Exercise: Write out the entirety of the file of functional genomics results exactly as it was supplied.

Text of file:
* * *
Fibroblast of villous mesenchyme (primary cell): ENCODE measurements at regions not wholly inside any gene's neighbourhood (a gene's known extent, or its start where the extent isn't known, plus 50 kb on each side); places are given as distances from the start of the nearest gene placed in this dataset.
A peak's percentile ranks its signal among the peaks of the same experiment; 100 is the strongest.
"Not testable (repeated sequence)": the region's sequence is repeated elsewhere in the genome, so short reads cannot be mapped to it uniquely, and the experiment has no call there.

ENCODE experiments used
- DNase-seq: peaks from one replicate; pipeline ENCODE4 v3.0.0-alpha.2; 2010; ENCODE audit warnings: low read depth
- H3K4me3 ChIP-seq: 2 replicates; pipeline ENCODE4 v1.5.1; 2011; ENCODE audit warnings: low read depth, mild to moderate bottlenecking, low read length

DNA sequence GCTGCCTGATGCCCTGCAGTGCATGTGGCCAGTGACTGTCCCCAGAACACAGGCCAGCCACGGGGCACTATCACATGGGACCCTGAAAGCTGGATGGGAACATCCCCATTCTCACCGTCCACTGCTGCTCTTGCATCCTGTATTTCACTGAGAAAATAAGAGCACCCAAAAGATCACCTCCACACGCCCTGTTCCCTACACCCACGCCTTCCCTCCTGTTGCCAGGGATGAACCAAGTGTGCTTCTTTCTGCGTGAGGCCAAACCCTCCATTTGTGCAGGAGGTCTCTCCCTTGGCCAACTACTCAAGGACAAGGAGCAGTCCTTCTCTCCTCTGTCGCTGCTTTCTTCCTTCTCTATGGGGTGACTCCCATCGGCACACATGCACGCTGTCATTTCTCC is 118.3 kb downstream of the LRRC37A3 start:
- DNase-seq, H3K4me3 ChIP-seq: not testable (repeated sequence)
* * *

Fibroblast of villous mesenchyme (primary cell): ENCODE measurements at regions not wholly inside any gene's neighbourhood (a gene's known extent, or its start where the extent isn't known, plus 50 kb on each side); places are given as distances from the start of the nearest gene placed in this dataset.
A peak's percentile ranks its signal among the peaks of the same experiment; 100 is the strongest.
"Not testable (repeated sequence)": the region's sequence is repeated elsewhere in the genome, so short reads cannot be mapped to it uniquely, and the experiment has no call there.

ENCODE experiments used
- DNase-seq: peaks from one replicate; pipeline ENCODE4 v3.0.0-alpha.2; 2010; ENCODE audit warnings: low read depth
- H3K4me3 ChIP-seq: 2 replicates; pipeline ENCODE4 v1.5.1; 2011; ENCODE audit warnings: low read depth, mild to moderate bottlenecking, low read length

DNA sequence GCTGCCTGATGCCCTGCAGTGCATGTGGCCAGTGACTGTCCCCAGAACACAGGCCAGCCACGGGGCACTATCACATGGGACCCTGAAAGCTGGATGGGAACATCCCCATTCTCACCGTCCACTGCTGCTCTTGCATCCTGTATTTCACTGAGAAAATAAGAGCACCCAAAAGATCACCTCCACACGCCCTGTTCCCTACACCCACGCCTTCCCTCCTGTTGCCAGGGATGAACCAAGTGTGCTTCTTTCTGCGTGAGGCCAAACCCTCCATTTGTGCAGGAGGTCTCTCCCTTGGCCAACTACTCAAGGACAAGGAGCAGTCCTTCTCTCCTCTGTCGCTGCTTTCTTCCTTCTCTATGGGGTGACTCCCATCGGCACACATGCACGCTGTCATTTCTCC is 118.3 kb downstream of the LRRC37A3 start:
- DNase-seq, H3K4me3 ChIP-seq: not testable (repeated sequence)